Jacky MacBeath, Head of Museums and Deputy Head of Centre for Research Collections, said:

“We are absolutely thrilled with this award from the Heritage Lottery Fund, it’s a huge boost to the project which focusses on revealing St Cecilia’s Hall as one of the Old Town’s most important historic places, transforming access to this special building and its unique collections of international significance”.


New voices join the St Cecilia’s Hall fundraising canon!

A fundraising update by Leisa Thomas, Development Officer

Fundraising continues to go from strength to strength and we are delighted to announce three major grants from Scottish Trusts that have helped us reach the halfway mark in our fundraising endeavours. Arts philanthropists, the Dunard Fund, and Scottish stalwarts, the Wolfson Foundation, along with city locals, Edinburgh World Heritage, have each committed significant grants in support of St Cecilia’s Hall. The financial backing of these charitable bodies lends strength to the importance of our vision for Scotland’s oldest concert hall and what it means for our country’s musical heritage. We would like to extend our thanks to everyone who has supported the project and helped us attain this fantastic milestone!

Building for a New Audience

A post by Sarah Deters, Audience Development Assistant, MIMED

Why is the St Cecilia’s Hall Redevelopment project so important to Musical Instrument Museums Edinburgh (MIMEd)?  There are a number of reasons. Through the redevelopment, we will be able to preserve and conserve St Cecilia’s Hall, the oldest concert hall in Scotland. By expanding the building, we will finally be able to bring together our musical instrument collections into one museum, displaying our objects in new galleries and allowing us to show the history of musical instruments under one roof. And with this improved St Cecilia’s, we can engage and embrace a new audience by expanding our opening hours, improving our facilities, providing exciting public programming, and interpreting our museum objects with a fresh perspective.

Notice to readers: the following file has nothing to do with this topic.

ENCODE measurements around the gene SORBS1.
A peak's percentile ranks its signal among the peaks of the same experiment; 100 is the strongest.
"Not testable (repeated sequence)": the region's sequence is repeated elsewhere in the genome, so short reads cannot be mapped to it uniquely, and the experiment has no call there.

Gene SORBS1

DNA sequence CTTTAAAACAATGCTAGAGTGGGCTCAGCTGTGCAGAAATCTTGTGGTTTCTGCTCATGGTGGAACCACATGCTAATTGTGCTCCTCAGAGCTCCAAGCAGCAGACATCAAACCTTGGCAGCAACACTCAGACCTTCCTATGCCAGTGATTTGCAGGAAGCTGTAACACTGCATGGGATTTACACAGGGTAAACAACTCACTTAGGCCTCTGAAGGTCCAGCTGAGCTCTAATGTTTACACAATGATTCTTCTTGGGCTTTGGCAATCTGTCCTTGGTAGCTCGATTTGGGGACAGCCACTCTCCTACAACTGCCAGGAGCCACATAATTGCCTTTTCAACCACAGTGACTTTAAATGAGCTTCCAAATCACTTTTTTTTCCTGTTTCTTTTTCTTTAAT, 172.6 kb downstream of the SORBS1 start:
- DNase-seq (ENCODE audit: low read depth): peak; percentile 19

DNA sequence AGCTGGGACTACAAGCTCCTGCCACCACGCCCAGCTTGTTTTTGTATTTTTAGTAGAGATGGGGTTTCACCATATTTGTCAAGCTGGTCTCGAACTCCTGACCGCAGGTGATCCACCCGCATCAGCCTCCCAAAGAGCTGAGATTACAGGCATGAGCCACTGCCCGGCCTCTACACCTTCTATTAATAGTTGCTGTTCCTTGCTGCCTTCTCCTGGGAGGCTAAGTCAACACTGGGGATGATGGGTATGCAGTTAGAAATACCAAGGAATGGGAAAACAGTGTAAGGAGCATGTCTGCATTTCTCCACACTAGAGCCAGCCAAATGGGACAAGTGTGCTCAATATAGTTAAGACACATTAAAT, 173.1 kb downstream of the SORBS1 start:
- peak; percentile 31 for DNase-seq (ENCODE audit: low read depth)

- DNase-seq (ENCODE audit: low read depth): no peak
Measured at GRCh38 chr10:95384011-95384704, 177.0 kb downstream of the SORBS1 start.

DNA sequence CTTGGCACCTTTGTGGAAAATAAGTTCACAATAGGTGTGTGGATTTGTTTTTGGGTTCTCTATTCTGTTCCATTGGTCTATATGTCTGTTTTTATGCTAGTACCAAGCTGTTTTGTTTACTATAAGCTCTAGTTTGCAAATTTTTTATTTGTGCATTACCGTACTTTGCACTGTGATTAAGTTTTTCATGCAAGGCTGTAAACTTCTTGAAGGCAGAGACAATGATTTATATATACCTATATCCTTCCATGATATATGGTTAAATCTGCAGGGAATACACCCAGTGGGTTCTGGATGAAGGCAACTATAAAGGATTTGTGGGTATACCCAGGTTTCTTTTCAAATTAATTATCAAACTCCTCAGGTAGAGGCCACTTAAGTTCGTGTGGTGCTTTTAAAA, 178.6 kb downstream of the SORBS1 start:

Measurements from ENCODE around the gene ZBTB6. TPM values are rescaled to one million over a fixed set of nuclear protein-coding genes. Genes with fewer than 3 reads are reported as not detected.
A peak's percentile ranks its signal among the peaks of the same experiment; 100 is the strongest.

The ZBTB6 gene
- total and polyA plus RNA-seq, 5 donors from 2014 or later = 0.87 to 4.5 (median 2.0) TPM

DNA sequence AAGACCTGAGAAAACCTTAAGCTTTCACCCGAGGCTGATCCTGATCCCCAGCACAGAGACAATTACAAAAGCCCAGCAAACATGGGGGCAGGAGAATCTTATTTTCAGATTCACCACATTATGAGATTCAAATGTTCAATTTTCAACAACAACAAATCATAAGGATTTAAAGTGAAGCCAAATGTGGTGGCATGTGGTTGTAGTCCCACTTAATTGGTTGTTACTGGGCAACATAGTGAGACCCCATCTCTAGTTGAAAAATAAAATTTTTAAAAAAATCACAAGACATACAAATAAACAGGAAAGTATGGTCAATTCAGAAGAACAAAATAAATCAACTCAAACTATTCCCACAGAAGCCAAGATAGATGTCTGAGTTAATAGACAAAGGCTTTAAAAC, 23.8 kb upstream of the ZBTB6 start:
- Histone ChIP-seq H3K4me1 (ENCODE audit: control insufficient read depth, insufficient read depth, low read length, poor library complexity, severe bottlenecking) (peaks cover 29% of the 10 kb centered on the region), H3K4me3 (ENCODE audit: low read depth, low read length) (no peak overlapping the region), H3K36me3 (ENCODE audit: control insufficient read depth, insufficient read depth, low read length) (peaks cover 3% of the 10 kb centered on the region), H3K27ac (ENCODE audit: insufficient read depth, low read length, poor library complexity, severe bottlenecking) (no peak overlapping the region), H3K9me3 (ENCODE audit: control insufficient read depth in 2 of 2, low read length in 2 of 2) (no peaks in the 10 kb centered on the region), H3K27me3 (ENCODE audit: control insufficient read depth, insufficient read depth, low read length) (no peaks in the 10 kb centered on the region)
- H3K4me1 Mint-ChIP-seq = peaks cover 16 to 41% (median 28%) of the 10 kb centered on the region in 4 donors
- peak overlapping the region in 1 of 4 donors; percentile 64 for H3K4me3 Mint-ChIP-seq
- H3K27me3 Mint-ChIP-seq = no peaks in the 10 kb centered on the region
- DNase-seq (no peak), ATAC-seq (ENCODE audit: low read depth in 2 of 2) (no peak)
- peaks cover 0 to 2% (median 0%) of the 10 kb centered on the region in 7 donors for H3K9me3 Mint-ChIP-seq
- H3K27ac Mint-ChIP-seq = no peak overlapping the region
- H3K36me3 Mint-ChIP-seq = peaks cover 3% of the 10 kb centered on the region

The opportunity to create an engaging space for our visitors is incredibly exciting for me as the Ap36 final external image2udience Development Assistant. Throughout the past year, I, along with the SCH Redevelopment Group and Jura Consultants, have been working hard on developing a robust Activity Plan.  This plan outlines all of the programmes, relationships, and engagement opportunities that will occur at St Cecilia’s Hall.  The plan has already been set in motion and will continue to gather speed throughout the redevelopment process.  It is a great time to be involved with Musical Instrument Museums Edinburgh and I look forward to continuing to update everyone on the project.

Support from the Heritage Lottery Fund

In December, the St Cecilia’s Hall Redevelopment Project received first round funding from the Heritage Lottery Fund.HLFHI_2747

John Scally, Director of Library & Collections, said:

“As Scotland’s oldest concert hall and home to one of the greatest collections of historical musical instruments, the St Cecilia’s Hall Redevelopment will restore and transform this unique building and make its internationally recognised collection available to the wider public from Scotland and beyond. We are delighted that the Heritage Lottery Fund has agreed to support the project and share in our vision to make available one of the city’s most unique hidden treasures.”

Colin McLean, Head of the Heritage Lottery Fund in Scotland, said:

“The University of Edinburgh’s collection of musical instruments is regarded as one of the finest in the world. HLF applauds its aspiration to bring this unique collection under one roof so that many more people can study, perform and enjoy it.

“We are also delighted to give our initial support to the transformation of Scotland’s oldest purpose-built concert hall. St Cecilia’s Hall will have new life breathed into it as people explore the music that Scots have made over the centuries, while its new modern gallery will ensure that the collection is kept safe for future generations.”